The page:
It takes energy to have an intergovernmental organization, such as the European Union. In fact, it takes energy to operate any kind of government. When there is not enough surplus energy to go around, citizens decide that the benefits of belonging to such organizations are less than the costs involved. That is the reason for the Brexit vote, and the reason the question is coming up elsewhere.

Slide 39

The amount of taxes oil-producing countries can collect depends on how high the price of oil is. If the price isn’t high enough, oil-exporting countries generally have to cut back their budgets. Even Saudi Arabia is having difficulty with low oil prices. It has needed to borrow in order to maintain its programs.

Slide 40

Oil prices have been too low for producers since at least mid-2014. It is possible to hide a problem with low prices with increasing debt for a few years, but not indefinitely. The longer the low-price scenario continues, the more likely a collapse in production is. Also, the tendency of international organizations of government to collapse (Slide 38) takes a few years to manifest itself, as does the tendency for civil unrest within oil exporters (Slide 39).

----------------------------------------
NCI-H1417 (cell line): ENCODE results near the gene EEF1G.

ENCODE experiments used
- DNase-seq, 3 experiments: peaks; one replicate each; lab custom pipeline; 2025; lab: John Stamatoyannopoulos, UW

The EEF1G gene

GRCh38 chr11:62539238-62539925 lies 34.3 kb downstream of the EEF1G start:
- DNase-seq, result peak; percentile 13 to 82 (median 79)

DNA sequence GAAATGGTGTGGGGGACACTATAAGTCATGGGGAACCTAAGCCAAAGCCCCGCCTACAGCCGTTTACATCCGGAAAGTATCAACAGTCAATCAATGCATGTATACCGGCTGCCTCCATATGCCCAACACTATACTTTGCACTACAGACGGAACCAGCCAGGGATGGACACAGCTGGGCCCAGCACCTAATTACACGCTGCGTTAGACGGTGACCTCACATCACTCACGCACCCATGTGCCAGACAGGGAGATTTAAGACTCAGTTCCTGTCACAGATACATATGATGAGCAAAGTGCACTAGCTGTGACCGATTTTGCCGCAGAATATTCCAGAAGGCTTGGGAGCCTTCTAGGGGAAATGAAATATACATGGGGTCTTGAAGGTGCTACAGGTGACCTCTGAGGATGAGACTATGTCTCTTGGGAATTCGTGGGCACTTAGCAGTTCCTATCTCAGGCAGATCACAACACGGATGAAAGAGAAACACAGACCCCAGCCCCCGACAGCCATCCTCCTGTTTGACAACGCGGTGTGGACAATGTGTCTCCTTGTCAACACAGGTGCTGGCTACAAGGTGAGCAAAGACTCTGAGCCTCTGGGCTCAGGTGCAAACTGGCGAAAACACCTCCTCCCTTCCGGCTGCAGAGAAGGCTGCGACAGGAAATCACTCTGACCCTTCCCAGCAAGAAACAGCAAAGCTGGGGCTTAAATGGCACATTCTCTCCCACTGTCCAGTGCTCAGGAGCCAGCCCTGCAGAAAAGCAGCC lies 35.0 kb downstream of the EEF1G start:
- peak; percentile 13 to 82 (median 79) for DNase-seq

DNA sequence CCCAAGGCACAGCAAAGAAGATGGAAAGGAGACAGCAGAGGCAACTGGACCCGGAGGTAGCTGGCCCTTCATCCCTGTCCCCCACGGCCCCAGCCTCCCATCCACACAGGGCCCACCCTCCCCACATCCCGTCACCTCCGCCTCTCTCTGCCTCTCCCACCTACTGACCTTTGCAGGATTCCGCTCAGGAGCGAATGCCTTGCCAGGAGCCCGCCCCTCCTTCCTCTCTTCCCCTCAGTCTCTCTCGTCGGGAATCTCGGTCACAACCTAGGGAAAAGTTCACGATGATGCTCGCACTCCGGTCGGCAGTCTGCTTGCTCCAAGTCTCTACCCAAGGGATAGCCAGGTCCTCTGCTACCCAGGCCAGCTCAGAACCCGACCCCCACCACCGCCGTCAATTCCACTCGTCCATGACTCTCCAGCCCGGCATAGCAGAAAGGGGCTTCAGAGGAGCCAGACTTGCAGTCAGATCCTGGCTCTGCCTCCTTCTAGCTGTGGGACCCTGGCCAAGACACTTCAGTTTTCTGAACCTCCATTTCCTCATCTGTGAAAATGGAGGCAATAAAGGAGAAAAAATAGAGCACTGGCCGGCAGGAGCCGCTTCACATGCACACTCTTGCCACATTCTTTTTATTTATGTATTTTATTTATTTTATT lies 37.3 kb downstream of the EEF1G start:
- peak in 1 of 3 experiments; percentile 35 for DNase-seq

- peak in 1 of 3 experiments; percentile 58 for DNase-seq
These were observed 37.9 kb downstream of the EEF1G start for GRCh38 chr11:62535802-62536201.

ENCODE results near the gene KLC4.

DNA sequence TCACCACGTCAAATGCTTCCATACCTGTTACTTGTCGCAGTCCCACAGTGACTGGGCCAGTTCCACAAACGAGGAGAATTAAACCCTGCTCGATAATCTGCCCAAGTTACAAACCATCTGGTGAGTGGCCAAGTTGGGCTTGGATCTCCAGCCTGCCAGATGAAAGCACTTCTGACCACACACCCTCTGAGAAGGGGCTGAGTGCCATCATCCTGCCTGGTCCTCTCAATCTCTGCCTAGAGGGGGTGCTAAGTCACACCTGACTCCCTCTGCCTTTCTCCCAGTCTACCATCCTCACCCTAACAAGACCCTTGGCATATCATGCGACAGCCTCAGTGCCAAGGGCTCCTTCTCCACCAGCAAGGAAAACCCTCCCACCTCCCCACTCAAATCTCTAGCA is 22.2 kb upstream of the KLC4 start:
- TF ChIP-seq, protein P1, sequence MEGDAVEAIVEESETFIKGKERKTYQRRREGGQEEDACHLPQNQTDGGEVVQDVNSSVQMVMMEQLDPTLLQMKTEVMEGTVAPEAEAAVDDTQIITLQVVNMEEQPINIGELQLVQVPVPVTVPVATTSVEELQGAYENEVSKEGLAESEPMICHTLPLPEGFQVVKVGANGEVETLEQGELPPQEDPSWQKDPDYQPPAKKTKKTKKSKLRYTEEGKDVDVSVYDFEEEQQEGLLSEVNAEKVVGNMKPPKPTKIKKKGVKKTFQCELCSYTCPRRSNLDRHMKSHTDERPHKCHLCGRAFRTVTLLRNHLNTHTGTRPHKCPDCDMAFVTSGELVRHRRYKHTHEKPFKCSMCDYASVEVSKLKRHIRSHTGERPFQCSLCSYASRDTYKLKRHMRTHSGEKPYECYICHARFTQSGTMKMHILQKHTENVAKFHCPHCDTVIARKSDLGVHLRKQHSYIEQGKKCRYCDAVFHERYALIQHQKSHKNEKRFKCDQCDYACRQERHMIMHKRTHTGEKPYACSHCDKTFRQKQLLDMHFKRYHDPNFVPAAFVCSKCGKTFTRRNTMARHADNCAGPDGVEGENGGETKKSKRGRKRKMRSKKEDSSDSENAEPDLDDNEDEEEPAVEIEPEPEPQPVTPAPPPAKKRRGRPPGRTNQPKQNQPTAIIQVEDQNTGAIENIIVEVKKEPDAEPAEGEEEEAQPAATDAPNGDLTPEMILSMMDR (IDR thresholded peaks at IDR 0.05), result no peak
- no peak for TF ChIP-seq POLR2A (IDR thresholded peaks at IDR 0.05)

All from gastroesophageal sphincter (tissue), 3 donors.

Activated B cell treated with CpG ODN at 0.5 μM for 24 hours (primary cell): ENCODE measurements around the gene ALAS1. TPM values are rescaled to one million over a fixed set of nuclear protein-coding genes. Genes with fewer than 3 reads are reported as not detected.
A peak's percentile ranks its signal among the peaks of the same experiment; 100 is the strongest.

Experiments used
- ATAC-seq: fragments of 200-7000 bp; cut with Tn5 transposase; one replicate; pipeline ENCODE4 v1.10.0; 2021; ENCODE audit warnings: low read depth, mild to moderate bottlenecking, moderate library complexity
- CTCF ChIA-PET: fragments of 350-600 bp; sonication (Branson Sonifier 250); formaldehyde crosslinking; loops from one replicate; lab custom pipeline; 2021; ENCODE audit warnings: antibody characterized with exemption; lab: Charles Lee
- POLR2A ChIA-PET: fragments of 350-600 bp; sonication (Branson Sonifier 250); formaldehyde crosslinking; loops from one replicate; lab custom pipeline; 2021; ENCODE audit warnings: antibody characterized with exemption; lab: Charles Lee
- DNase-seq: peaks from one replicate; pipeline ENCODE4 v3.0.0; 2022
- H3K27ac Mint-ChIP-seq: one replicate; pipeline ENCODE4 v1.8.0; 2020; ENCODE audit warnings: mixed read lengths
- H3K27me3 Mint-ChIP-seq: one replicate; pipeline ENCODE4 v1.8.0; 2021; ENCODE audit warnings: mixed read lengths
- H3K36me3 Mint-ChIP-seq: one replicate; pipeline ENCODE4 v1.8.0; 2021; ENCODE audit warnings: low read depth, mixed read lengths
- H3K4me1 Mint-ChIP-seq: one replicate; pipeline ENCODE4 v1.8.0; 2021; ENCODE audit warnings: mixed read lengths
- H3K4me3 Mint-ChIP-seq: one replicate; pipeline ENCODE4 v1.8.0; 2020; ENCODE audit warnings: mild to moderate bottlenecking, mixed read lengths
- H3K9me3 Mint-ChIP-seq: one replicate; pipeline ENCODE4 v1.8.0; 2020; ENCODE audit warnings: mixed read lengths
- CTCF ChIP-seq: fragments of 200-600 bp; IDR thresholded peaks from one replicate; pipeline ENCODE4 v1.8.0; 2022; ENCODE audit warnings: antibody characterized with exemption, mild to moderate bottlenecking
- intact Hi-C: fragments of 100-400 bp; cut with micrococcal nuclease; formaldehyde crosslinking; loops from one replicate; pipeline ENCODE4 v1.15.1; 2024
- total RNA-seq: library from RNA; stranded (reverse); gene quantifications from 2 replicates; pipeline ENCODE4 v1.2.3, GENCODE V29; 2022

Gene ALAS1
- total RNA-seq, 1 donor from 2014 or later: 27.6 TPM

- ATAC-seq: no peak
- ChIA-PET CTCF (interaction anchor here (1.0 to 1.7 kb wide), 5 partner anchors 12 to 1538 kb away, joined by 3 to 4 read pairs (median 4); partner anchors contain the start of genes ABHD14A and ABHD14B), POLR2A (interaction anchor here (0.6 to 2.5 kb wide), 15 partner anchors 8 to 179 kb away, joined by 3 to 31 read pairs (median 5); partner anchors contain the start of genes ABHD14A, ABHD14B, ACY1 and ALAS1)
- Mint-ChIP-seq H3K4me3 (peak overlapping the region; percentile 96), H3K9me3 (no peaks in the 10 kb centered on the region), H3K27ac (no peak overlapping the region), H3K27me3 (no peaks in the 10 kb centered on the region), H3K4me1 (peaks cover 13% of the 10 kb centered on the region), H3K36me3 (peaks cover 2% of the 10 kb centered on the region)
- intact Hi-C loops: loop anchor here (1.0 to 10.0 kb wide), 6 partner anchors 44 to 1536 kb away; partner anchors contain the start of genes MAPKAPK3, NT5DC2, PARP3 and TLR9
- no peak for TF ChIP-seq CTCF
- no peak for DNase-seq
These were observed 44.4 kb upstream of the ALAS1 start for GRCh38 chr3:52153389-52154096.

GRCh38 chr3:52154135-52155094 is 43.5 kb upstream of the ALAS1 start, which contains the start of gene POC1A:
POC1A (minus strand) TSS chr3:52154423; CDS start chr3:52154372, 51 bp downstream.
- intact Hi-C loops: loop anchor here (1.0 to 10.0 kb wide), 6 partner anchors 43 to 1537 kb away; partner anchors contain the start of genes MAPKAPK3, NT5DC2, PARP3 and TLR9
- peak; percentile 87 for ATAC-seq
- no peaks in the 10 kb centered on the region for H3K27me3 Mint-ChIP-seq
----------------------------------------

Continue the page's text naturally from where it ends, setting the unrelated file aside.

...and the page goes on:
Slide 41

Slide 42

It is easy to miss the point that modeling a piece of the system doesn’t necessarily tell a person very much about the system as a whole.

Slide 43

Once an incorrect understanding of our energy problem becomes firmly entrenched, it becomes very difficult for leaders to understand the real problem.

This entry was posted in Financial Implications and tagged , , , , by Gail Tverberg. Bookmark the permalink.

About Gail Tverberg

My name is Gail Tverberg. I am an actuary interested in finite world issues - oil depletion, natural gas depletion, water shortages, and climate change. Oil limits look very different from what most expect, with high prices leading to recession, and low prices leading to financial problems for oil producers and for oil exporting countries. We are really dealing with a physics problem that affects many parts of the economy at once, including wages and the financial system. I try to look at the overall problem.